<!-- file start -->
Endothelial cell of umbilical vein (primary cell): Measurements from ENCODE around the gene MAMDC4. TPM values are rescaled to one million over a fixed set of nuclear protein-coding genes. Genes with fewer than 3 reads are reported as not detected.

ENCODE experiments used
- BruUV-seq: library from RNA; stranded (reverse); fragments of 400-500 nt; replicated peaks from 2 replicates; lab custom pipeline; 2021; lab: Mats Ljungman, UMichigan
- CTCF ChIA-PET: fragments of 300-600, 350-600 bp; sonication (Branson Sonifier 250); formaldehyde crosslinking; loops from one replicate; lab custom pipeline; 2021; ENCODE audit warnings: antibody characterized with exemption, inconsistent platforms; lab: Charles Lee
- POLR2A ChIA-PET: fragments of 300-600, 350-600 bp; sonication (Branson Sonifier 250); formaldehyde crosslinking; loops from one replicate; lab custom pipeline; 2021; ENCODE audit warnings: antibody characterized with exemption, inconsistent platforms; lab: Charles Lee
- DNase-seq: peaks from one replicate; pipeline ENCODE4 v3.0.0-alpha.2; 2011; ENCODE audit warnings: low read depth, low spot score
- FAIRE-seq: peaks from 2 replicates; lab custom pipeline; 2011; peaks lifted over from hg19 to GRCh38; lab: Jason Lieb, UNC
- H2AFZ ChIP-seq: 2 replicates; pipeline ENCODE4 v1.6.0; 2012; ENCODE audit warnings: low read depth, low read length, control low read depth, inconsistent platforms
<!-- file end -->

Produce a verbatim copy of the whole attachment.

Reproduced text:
Endothelial cell of umbilical vein (primary cell): Measurements from ENCODE around the gene MAMDC4. TPM values are rescaled to one million over a fixed set of nuclear protein-coding genes. Genes with fewer than 3 reads are reported as not detected.

ENCODE experiments used
- BruUV-seq: library from RNA; stranded (reverse); fragments of 400-500 nt; replicated peaks from 2 replicates; lab custom pipeline; 2021; lab: Mats Ljungman, UMichigan
- CTCF ChIA-PET: fragments of 300-600, 350-600 bp; sonication (Branson Sonifier 250); formaldehyde crosslinking; loops from one replicate; lab custom pipeline; 2021; ENCODE audit warnings: antibody characterized with exemption, inconsistent platforms; lab: Charles Lee
- POLR2A ChIA-PET: fragments of 300-600, 350-600 bp; sonication (Branson Sonifier 250); formaldehyde crosslinking; loops from one replicate; lab custom pipeline; 2021; ENCODE audit warnings: antibody characterized with exemption, inconsistent platforms; lab: Charles Lee
- DNase-seq: peaks from one replicate; pipeline ENCODE4 v3.0.0-alpha.2; 2011; ENCODE audit warnings: low read depth, low spot score
- FAIRE-seq: peaks from 2 replicates; lab custom pipeline; 2011; peaks lifted over from hg19 to GRCh38; lab: Jason Lieb, UNC
- H2AFZ ChIP-seq: 2 replicates; pipeline ENCODE4 v1.6.0; 2012; ENCODE audit warnings: low read depth, low read length, control low read depth, inconsistent platforms